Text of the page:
Sunday, October 15, 2006

The News Release's Diminished Value

“All our servers got swamped - that was one big snow ball... many thanks for getting it started.”

The result of a blogging campaign last week, creating one happy customer. Had another favorable customer result last week, the successful win of a prestigious executive award. This is the stuff that makes it all worthwhile. Very enjoyable.

Yes, once you push that snow ball down the slope, you never know where it’s going to end up. Sometimes it fizzles out, sometimes it creates an avalanche. If it’s hot news, a value-added item of interest to the blogging community, you can guess where it’s going.

It’s interesting to see this kind of measurable response. Most advertising campaigns could never overload a server bay like that, not unless they are Super Bowl caliber or generate social interest. Neither could most news releases, though a very well placed story does sometimes have that same affect.

Speaking of news releases, my thinking of this promotional form of late is not very positive. Just to qualify, my comments apply to business promotion, not politics or advocacy. In my experience, increasingly over the past five years the news release has become a weaker and weaker form of promotion. I’m not the only one, see Sally Hodge’s article on news releases. This is particularly true when client x has a story that misses “home run” qualities.

Here are news stories that may work in a traditional way, i.e. issue the release, then call the media or even better have the media call you:

• Significant deal valuation (>$20 million)
• Acquisition of a company
• Earnings announcements or significant hire/layoff announcements (in the same vein, new offices)
• Recognized national leader involved (Microsoft, Google, Yahoo!, just choose the titans of your business)
• Hiring of nationally recognized individual (we’re talking serious stature, must be recognized by national or top tier trade media in previous life)
• New CEO of an organization that’s frequently in the news
• Crisis scenarios where the media is already focused on you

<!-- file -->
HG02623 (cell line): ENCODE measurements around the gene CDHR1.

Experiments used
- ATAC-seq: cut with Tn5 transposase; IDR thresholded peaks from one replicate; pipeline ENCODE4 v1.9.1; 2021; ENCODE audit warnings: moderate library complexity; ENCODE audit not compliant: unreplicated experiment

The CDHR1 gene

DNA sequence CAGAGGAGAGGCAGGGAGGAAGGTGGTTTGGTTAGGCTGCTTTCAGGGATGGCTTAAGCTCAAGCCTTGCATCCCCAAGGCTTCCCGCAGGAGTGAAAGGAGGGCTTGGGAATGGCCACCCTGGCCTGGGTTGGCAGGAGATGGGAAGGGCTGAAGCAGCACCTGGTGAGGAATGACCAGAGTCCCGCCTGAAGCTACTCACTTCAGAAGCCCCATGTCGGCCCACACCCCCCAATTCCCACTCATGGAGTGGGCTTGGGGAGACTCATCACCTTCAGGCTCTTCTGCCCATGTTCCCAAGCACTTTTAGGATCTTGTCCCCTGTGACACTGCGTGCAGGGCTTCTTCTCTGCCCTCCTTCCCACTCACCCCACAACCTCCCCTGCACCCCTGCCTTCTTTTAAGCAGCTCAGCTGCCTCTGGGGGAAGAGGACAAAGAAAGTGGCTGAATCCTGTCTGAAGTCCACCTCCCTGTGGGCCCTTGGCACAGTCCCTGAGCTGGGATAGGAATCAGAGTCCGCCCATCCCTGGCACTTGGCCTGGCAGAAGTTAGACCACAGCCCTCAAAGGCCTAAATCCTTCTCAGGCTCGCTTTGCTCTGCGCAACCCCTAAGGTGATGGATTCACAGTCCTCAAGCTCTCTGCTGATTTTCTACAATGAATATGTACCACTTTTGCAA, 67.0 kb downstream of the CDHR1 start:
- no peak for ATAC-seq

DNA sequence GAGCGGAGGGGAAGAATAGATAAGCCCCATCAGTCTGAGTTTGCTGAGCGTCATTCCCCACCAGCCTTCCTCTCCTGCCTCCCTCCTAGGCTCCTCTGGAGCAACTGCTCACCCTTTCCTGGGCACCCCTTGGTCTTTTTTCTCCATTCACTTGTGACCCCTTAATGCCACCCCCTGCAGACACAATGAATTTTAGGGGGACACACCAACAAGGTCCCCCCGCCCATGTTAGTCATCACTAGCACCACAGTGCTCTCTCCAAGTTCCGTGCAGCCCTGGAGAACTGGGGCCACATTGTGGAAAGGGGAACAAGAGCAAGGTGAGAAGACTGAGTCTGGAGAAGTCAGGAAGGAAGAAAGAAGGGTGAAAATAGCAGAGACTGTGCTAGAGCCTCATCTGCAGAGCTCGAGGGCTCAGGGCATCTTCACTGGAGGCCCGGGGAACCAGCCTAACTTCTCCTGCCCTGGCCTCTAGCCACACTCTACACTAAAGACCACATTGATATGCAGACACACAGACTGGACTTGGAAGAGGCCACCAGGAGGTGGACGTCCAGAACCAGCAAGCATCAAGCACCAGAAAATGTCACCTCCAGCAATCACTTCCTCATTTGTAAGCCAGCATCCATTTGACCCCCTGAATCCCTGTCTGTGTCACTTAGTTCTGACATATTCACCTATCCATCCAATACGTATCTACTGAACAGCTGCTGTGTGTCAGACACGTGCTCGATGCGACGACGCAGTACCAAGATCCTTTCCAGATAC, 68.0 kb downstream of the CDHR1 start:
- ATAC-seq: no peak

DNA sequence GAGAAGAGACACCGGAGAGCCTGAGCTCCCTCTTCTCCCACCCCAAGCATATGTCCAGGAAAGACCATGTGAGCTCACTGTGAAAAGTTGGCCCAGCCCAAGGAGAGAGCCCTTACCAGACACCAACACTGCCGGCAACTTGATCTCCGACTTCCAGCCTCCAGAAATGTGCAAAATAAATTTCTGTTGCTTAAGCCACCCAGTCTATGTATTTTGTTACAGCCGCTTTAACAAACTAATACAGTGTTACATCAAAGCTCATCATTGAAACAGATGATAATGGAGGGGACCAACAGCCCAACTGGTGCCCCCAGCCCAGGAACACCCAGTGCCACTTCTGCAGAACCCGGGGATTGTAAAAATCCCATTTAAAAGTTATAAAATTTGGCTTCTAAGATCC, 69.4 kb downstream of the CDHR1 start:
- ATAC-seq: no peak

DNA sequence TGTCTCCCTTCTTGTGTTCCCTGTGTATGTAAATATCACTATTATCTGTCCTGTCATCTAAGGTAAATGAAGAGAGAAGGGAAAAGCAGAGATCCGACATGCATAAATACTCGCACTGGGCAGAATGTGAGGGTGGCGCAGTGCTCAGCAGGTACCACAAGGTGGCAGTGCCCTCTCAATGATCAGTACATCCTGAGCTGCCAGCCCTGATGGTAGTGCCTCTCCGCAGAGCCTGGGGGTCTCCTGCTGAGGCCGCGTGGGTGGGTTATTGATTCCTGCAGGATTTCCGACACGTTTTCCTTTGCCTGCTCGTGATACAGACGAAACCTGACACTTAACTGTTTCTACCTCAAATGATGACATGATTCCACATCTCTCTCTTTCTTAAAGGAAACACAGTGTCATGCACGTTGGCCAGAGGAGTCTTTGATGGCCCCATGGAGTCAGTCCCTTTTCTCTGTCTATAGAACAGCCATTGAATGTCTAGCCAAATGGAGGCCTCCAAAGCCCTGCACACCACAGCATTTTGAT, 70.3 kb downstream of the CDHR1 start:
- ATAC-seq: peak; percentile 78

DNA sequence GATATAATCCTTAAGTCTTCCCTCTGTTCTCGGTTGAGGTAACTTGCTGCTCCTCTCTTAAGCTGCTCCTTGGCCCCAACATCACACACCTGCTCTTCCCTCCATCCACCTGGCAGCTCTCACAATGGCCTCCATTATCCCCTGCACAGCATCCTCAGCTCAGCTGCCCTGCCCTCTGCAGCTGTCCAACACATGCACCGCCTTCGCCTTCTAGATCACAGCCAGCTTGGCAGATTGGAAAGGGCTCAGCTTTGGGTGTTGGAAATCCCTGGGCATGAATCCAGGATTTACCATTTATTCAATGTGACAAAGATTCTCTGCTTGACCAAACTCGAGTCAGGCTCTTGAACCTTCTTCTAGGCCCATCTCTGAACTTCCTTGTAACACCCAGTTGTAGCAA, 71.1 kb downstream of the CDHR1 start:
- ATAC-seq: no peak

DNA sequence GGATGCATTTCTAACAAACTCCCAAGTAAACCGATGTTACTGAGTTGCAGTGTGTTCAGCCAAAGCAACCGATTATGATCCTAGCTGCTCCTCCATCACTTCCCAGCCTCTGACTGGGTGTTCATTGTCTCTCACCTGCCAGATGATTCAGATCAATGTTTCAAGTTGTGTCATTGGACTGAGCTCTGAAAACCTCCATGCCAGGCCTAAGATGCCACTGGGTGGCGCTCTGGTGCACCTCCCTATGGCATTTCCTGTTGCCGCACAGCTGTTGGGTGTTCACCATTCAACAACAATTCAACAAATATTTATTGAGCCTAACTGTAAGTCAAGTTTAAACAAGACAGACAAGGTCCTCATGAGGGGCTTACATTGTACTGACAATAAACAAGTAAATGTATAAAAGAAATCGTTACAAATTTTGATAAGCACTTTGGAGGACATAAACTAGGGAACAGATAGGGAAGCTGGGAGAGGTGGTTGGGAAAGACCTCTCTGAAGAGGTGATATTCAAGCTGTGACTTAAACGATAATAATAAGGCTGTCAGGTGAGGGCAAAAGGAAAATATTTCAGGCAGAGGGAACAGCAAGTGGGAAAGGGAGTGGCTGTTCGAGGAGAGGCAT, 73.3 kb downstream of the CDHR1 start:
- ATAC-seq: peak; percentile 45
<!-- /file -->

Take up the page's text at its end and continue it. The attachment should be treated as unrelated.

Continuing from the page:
It seems like a significant list, but ask any CMO who wants ink, and they will nod at the list and struggle to meet its requirements. Achieving this type of news is hard for any company that’s not an established leader in some form. But they will still issue releases that do not fully meet this list’s requirements. And they get fair to middlin’ coverage at best.

Why is that? Well because in the media’s eyes it’s not news. News is something that’s new, and as media are dedicated to business trends or events of significance they use filters to tune out the increasingly larger number of releases thrown at them. Thus the diminished value of news releases.

So the question becomes how does a company garner increased coverage and establish leadership. How does a company build buzz so it becomes well known and their news releases are suddenly important? This will be the next blog entry’s focus (Wednesday a.m.).

A small request: If others are going to use this or other blog material in their own work, please cite me. This is the ethical to do.

Things officially get better today (Monday) with the start of LComm full-timer number two, my director of Internet Marketing. Glad you are on board, buddy. With my CD and another fellow on the team, we now have 2 and some change. This marks a serious milestone. You don’t know how nice it is to move forward with a partner, the one man army thing weighs on you.

Monday’s quotes:

“Tell me what company you keep and I'll tell you what you are.”

“For most folks, no news is good news; for the press, good news is not news.”
-Gloria Berger

“It's better to be a company than to work for a company.”
-Jim Coudal


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